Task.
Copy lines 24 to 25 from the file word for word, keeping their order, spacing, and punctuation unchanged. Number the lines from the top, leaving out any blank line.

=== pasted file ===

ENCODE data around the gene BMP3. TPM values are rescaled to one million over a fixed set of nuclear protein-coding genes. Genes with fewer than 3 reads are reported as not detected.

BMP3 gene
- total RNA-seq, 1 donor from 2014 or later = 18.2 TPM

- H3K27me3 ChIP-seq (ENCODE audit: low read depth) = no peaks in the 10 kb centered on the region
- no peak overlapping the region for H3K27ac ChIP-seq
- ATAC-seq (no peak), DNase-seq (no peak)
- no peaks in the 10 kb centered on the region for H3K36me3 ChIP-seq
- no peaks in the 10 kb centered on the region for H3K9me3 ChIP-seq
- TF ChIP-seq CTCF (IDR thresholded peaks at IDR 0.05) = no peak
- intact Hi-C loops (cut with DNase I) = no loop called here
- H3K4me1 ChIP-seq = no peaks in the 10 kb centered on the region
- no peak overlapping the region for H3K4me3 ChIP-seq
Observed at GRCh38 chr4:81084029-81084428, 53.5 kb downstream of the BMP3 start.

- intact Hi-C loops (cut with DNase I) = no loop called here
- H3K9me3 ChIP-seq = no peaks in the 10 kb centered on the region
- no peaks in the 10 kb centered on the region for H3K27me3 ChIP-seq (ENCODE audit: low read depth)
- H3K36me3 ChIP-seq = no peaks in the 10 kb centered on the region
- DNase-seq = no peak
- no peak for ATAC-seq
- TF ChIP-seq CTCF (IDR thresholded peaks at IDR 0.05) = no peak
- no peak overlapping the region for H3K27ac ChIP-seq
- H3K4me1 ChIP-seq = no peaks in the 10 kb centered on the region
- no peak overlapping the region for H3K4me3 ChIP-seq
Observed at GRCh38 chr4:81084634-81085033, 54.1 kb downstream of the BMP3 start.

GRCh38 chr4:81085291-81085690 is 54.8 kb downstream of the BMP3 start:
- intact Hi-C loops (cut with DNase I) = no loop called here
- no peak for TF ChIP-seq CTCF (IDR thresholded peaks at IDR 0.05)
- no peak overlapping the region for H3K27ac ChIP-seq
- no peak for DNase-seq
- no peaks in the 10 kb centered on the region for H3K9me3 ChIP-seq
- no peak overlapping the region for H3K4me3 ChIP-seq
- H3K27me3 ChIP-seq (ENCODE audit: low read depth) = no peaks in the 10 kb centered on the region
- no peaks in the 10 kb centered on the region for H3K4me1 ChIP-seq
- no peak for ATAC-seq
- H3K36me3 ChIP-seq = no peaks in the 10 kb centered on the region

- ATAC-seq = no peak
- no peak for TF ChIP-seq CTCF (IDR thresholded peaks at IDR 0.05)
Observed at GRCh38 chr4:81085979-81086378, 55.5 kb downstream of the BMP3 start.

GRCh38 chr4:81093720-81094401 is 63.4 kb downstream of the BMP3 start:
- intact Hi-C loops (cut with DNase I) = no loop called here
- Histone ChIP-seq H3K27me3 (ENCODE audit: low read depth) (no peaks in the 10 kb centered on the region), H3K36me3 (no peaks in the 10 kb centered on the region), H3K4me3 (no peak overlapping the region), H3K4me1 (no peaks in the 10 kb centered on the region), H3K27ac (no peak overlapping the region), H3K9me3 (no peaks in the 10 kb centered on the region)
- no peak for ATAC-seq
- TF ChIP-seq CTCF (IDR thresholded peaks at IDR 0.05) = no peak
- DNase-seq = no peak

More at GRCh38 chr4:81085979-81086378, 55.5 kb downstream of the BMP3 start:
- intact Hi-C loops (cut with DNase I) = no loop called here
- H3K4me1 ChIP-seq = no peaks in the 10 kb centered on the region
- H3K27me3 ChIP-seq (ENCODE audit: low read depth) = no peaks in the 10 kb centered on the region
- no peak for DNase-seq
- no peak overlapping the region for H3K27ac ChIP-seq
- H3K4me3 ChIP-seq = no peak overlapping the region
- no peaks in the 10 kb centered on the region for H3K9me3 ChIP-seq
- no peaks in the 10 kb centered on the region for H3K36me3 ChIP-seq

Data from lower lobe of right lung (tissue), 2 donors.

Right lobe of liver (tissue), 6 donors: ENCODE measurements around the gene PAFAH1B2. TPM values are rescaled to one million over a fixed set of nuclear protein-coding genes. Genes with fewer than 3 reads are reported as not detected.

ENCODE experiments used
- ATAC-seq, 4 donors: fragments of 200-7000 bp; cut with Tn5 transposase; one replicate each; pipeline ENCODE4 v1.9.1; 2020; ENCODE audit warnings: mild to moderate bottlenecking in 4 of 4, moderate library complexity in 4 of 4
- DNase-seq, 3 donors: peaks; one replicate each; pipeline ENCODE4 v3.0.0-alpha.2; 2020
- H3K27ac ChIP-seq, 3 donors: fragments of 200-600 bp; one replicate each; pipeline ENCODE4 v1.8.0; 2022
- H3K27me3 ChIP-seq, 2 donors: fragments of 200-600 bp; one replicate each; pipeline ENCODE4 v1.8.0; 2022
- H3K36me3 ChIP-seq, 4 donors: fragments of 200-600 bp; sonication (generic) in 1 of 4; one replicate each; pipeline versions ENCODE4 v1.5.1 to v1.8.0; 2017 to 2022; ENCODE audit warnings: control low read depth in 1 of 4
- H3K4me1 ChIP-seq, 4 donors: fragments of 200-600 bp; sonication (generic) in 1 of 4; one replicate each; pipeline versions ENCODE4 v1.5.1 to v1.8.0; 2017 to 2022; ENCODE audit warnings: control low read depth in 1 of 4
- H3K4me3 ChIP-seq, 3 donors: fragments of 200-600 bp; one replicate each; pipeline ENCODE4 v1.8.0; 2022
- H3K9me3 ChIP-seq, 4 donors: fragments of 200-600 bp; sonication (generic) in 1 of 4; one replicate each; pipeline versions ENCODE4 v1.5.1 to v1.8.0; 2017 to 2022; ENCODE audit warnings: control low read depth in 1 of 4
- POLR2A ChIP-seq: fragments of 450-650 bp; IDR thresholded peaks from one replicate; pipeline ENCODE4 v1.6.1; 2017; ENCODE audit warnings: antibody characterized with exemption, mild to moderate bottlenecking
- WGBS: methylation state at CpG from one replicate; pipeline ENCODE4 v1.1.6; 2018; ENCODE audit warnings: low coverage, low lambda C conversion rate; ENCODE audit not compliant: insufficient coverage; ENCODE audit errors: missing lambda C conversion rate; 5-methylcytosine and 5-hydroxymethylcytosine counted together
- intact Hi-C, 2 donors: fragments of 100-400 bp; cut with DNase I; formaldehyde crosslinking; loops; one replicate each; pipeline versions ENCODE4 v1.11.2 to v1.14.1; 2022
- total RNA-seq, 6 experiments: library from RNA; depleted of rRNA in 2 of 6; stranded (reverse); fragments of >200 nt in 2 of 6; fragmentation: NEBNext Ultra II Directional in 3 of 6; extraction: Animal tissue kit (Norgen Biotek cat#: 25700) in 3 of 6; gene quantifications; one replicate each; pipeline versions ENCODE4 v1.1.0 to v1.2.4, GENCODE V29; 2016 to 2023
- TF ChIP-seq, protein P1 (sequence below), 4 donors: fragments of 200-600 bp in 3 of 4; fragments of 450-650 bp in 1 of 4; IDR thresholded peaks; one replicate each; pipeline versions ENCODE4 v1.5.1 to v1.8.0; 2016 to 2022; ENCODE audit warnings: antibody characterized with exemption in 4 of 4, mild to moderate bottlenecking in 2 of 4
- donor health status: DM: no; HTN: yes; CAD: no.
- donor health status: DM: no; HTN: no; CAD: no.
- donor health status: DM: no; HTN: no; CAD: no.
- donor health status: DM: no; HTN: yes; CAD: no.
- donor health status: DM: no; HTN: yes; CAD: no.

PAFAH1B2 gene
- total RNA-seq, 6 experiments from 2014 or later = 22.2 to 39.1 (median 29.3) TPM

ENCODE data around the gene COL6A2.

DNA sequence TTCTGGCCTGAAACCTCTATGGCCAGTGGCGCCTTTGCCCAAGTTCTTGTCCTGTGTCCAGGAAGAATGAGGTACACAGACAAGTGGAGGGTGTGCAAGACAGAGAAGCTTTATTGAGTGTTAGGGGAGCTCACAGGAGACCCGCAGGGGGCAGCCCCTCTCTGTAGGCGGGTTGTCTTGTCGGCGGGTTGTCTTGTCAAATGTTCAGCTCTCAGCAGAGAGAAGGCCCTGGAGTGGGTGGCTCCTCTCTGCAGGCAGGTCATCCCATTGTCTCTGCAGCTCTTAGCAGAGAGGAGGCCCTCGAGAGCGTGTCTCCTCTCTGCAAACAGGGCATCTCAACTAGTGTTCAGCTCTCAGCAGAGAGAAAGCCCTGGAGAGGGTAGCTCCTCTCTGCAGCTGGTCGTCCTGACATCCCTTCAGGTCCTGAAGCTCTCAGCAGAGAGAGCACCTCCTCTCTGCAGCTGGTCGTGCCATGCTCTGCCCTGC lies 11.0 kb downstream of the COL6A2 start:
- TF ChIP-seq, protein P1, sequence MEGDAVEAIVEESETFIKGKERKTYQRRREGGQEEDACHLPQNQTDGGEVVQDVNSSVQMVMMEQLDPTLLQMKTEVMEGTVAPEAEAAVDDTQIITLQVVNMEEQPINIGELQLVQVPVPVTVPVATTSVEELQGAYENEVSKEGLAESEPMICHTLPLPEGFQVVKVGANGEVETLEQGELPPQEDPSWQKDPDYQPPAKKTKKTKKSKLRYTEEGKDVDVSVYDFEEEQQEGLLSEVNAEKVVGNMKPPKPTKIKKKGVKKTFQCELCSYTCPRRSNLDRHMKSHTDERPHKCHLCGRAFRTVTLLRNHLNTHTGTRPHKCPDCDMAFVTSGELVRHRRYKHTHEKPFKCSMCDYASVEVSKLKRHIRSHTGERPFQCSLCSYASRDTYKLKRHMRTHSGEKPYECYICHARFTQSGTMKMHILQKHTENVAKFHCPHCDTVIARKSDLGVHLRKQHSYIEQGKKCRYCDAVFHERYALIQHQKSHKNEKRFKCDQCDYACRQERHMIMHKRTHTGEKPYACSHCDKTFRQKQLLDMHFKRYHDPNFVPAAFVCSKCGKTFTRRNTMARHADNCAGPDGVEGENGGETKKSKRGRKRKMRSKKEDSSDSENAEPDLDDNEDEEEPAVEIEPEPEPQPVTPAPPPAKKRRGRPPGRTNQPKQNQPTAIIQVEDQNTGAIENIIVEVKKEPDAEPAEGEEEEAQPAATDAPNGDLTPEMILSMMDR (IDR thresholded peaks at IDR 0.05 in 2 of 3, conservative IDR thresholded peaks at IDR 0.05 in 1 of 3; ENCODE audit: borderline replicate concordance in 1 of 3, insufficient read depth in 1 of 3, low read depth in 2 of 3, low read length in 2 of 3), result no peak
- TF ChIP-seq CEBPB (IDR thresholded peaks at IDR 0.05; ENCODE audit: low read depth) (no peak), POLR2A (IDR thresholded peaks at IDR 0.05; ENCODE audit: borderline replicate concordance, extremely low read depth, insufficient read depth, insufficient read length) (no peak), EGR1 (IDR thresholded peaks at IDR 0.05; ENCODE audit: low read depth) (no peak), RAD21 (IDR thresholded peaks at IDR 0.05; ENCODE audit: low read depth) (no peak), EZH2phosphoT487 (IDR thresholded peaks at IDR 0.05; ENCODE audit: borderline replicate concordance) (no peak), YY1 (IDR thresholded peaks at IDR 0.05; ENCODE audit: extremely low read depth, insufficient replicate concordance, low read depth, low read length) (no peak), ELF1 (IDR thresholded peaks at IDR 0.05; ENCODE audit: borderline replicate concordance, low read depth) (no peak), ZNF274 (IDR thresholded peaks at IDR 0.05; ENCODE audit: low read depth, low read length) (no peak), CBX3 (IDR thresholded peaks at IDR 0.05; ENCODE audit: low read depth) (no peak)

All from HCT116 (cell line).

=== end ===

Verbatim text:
Observed at GRCh38 chr4:81084634-81085033, 54.1 kb downstream of the BMP3 start.

GRCh38 chr4:81085291-81085690 is 54.8 kb downstream of the BMP3 start: